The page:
On its own merits, one thing I can say for The Hunger Games is that it will probably be one of the most successful action films for girls there’s yet been.  So popular was the 2008 book, that ladies who might never have gone to a movie like this otherwise, will see it multiple times regardless of the body count.  Besides muffling the brutality with seizure-inducing shakycam and prohibitive angles, a few of the deaths described in the book are not shown onscreen.  There’s a lot of information to be crammed into The Hunger Games and there are definite shortcuts despite the nearly two-and-a-half hour running time.  What’s missing is a lot of character development; the enormity of Peeta’s giving bread to a starving Katniss is diminished and so is the complexity of her feelings toward him.  We only get glimpses of Gale, Katniss’ longtime hunting buddy and possible love interest, who only gets about eight minutes total screen time.  The script also fails to capture some of the humour of the book, particularly the sparring matches between prissy Hunger Games escort, Effie Trinket, and perpetually-inebriated previous Games survivor, Haymitch Abernathy, played respectively by an unrecognisable Elizabeth Banks made up like Vivienne Westwood at a Kabuki play, and Woody Harrelson under a scraggly blonde wig.  There is the unintentionally funny casting of Lenny Kravitz as Cinna, the stylist who molds Katniss into the sweetheart of the Games.  True, he sports some subtle gold eyeshadow (which I’m sure is old hat to the stylish pop star) that I’m sure is meant to denote some type of actual character, but in action, look and delivery, he is never not “Lenny Kravitz.”  There’s a flatness to the film that doesn’t curse it to oblivion, but makes one wonder why they didn’t give it more oomph; go bigger?  The production values were surprisingly cheap and unimpressive.  Everything that wasn’t shot in the outdoors looked terribly fake.  We’re supposed to be awed by the majesty of The Capitol, but the sections that didn’t look like a matte background painting or a computer-created one, seemed like a shabby studio set.  It’s impossible to get lost in the world.  Even the outdoor woodland scenes put one in the mind of rejected Twilight film locations.  The Hunger Games Tributes must also battle creatures inserted into the playing field by the show’s director, including doglike beasts called “Muttations.”  These critters couldn’t have looked less realistic if this movie had been made in 1982 instead of 2012.  Also, if they were CGI programmes put into play by the producers, how can they cause any actual harm?  In the book, they were scary flesh and blood animals that could tear someone to pieces, here, they’re just barking pixels.  Other things like the outfits Katniss and Peeta wore on the night of their big public introduction were written in the book as spectacular, flaming creations that started the sponsorship ball rolling and created jealousy amongst the other Tributes; onscreen, not so much.  In the crunch for time we also lost a lot of my favourite character from the book, a Tribute called Rue.  She was the youngest player in the Games; a tiny girl possessed of unexpected athletic ability and a wonderful background story, both of which we are deprived of in the film.  Amandla Stenberg is so adorable and charming in the role that you feel for her immediately despite the lack of storyline, but her cuteness only makes one sorry there wasn’t more.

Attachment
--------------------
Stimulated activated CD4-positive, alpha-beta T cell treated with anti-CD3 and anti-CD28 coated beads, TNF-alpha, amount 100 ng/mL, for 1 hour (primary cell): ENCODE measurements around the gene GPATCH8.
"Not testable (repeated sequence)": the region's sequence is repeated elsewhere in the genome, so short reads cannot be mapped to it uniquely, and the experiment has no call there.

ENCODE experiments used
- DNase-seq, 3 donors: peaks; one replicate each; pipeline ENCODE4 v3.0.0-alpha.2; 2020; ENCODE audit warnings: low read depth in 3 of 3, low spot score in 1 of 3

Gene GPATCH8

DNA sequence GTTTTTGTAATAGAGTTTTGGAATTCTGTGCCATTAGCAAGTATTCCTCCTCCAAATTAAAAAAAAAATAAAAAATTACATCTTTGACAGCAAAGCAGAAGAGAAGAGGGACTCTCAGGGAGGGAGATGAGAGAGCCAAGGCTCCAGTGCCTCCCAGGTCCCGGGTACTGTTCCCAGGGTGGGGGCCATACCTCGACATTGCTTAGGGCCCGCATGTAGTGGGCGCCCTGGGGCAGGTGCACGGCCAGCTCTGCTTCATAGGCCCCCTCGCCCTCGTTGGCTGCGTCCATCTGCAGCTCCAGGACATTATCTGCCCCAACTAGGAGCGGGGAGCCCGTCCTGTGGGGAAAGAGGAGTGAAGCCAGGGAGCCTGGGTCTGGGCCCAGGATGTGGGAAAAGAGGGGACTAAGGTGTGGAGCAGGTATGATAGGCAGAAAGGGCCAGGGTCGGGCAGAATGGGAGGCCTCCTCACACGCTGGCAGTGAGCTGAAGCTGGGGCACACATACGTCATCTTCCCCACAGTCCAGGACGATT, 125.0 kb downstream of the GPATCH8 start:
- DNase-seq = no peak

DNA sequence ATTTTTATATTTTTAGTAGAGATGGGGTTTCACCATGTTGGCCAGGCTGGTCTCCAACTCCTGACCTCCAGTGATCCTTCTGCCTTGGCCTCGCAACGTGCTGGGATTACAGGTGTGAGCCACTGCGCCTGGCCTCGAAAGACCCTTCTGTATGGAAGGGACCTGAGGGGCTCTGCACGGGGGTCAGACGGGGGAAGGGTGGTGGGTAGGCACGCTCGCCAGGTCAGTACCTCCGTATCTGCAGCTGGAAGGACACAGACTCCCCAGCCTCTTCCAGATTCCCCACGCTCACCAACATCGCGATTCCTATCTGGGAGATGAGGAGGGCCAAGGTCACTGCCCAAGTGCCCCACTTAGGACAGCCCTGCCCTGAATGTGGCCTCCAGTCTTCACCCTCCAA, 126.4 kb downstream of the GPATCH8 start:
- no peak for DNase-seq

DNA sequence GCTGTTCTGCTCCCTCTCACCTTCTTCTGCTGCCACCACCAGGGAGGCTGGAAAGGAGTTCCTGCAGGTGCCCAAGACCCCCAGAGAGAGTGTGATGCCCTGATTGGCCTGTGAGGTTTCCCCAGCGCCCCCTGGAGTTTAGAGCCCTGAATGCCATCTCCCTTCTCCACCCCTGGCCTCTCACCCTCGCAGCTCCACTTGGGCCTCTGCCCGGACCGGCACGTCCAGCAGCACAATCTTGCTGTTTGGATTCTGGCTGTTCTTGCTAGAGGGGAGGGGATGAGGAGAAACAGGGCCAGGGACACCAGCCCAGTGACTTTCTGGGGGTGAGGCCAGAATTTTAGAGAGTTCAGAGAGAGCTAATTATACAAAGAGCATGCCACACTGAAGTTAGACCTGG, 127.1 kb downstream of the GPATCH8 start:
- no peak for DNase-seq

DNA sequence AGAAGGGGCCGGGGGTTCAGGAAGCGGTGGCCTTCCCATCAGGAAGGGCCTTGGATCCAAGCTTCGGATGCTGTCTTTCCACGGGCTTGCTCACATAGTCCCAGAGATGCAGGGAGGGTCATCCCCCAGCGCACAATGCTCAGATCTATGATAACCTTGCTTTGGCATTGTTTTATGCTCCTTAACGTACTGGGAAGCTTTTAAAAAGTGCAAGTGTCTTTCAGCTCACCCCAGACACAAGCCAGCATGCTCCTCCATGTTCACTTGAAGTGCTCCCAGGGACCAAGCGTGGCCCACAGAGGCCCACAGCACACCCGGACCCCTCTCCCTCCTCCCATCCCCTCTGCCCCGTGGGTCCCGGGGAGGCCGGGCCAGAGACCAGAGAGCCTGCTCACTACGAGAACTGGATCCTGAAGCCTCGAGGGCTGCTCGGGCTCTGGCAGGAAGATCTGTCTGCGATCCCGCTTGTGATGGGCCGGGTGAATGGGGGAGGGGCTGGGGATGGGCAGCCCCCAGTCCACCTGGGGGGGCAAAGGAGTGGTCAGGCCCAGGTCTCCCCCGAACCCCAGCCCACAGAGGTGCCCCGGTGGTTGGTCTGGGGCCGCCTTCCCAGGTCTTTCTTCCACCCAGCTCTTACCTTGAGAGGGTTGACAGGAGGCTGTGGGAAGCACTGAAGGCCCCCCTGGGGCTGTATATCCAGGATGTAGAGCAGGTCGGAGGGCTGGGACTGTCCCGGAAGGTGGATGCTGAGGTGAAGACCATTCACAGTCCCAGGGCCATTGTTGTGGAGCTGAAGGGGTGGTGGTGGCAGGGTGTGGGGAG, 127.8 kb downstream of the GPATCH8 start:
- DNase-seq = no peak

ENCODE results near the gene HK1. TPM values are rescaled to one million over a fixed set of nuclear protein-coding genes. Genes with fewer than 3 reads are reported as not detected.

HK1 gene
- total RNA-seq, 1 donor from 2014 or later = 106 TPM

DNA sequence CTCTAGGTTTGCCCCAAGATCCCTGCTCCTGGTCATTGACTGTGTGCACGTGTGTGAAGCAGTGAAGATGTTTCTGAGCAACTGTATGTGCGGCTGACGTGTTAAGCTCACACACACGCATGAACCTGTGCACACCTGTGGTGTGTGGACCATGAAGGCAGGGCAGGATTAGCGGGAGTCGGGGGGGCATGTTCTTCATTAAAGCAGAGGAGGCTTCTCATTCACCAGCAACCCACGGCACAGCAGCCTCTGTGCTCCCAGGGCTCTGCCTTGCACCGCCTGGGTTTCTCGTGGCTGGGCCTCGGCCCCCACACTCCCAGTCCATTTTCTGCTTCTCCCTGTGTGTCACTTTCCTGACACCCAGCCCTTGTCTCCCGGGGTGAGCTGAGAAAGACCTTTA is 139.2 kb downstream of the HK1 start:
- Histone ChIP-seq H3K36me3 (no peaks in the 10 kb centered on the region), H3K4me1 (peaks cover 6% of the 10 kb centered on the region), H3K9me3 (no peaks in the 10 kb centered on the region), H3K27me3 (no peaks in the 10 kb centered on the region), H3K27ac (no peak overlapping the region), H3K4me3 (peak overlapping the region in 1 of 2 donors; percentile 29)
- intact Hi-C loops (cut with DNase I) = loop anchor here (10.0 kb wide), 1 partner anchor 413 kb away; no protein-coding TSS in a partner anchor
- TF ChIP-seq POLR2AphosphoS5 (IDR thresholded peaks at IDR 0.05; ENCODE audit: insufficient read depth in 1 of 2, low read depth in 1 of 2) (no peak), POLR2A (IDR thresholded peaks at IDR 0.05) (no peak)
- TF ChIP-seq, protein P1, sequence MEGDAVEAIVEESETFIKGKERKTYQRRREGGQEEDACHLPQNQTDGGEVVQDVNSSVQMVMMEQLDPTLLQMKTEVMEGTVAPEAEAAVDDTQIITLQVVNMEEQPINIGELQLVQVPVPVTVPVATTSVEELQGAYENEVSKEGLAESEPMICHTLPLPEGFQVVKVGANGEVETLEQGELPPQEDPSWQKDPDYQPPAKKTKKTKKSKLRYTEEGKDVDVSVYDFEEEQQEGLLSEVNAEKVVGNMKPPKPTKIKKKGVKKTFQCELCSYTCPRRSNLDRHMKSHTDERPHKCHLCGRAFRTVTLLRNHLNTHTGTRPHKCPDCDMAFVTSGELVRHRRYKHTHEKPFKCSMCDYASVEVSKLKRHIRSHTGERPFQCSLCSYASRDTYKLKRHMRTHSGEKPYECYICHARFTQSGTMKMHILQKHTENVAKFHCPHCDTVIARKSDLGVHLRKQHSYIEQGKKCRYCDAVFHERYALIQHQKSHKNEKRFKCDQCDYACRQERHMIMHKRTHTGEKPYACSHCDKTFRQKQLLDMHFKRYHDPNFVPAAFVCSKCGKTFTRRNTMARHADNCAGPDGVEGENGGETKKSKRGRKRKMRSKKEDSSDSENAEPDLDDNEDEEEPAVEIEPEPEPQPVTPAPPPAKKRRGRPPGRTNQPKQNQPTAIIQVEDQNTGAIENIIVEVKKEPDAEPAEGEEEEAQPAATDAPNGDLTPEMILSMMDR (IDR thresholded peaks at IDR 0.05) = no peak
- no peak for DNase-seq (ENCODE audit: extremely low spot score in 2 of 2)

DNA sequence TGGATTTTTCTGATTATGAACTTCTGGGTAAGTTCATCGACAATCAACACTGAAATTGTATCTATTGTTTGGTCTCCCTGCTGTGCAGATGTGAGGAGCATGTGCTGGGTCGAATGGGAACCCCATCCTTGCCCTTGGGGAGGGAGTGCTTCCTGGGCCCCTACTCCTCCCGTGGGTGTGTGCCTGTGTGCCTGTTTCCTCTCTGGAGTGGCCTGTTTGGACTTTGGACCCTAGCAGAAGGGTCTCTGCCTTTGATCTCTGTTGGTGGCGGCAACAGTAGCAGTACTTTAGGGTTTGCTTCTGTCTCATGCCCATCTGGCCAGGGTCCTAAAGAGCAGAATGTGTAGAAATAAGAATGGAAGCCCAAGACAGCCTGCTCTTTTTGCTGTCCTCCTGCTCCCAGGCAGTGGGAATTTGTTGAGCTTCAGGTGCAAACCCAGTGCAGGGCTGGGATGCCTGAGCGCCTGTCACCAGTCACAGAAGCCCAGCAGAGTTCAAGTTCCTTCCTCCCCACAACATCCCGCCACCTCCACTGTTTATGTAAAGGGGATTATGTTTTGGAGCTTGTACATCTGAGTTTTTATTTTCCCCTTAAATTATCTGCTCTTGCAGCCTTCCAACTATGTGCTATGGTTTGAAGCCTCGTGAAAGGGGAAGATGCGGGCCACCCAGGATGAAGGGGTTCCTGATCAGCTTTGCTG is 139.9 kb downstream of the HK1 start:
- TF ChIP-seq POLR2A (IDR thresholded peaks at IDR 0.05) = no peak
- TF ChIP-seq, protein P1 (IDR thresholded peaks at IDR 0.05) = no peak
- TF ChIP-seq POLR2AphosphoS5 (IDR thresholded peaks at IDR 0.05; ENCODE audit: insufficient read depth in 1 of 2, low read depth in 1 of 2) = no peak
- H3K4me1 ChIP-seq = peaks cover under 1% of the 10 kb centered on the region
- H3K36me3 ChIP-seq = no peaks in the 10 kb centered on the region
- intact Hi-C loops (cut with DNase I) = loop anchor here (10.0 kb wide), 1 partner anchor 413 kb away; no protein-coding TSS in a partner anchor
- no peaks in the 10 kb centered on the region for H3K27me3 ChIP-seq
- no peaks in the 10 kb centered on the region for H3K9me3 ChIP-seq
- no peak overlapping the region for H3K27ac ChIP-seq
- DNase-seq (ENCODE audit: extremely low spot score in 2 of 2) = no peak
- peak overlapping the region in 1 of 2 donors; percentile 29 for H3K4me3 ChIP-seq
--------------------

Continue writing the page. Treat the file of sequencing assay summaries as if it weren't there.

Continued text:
Jennifer Lawrence is our lead as Katniss Everdeen, who, with rare exceptions, never seems laboured with an surfeit of facial expressions, but then again, the Katniss of the novel wasn’t exactly a torrent of emotion.  Lawrence looks healthier and fresher-faced than a girl from an impoverished coal-mining district might, but I guess we can put that down to her excellent hunting skills.  It is also more realistic when she has to perform feats of derring-do, like running across a flaming forest at top speed, shooting birds out of the air with her bow and arrows and climbing trees like a squirrel.  Lawrence puts over the action very convincingly and gives it her all, which is what makes those sequences fun to watch in spite of some of the production’s drawbacks.  Her presence doesn’t exactly set the screen on fire, but Lawrence makes Katniss believable and imminently more likeable than her literary avatar, who is personality-deprived and annoying (Yet has the love of the two most eligible young men in District 12. Is her surname Everdeen or Swan?).  We are happily spared the silly, Twilight-ish romantic turmoil of Katniss’ oscillating emotions for Gale, with whom she’s spent so many years alone in the woods and has never made a move, and Peeta, who announces his feelings for Katniss in front of the whole television-watching planet.  This Katniss is more practical than to wangst about her love life when she’s working on trying not to die, and for that I am very thankful.  The film and Lawrence’s interpretation makes her a smarter, more sensible heroine, which is certainly deserving of praise.  Peeta is played by Josh Hutcherson, who also doesn’t quite set the screen alight, but is adorably boy-next-door enough to sell the puppy-dog crush angle.  The veterans like Harrelson, Banks and Stanley Tucci in a runny-looking blue wig as the film’s host/exposition database, American Beauty’s long-lost Wes Bentley in a ridiculous beard as the beleaguered Games director and Donald Sutherland as the President, who keeps a beady eye on the political ramifications of the Games, do all the heavy lifting.

There are some really touching scenes that conjured loud sobs from the audience throughout the film; starting right off with Primrose being dragged away screaming from Katniss after big sis volunteers to take Prim’s place as a Tribute.  Other moments of loss and horror are rendered well in the midst of the Games’ chaos, including the initial bloodbath where Tributes off each other in a frenzy as they race for supplies.  The noticeable lack of background music brings a lot of gravity to these moments and makes them more effective and harrowing.  The Hunger Games maintains enough of the novel’s emotion and romance to satisfy faithful fans while supplying plenty of action to keep the whole audience entertained.  Neither a perfect, nor even a great film, I’ll take The Hunger Games over the Twilight series any day, but it’s still no Battle Royale.

 

~ The Lady Miz Diva

March 22nd, 2012

 

 

 

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Photos

(Courtesy of Lionsgate)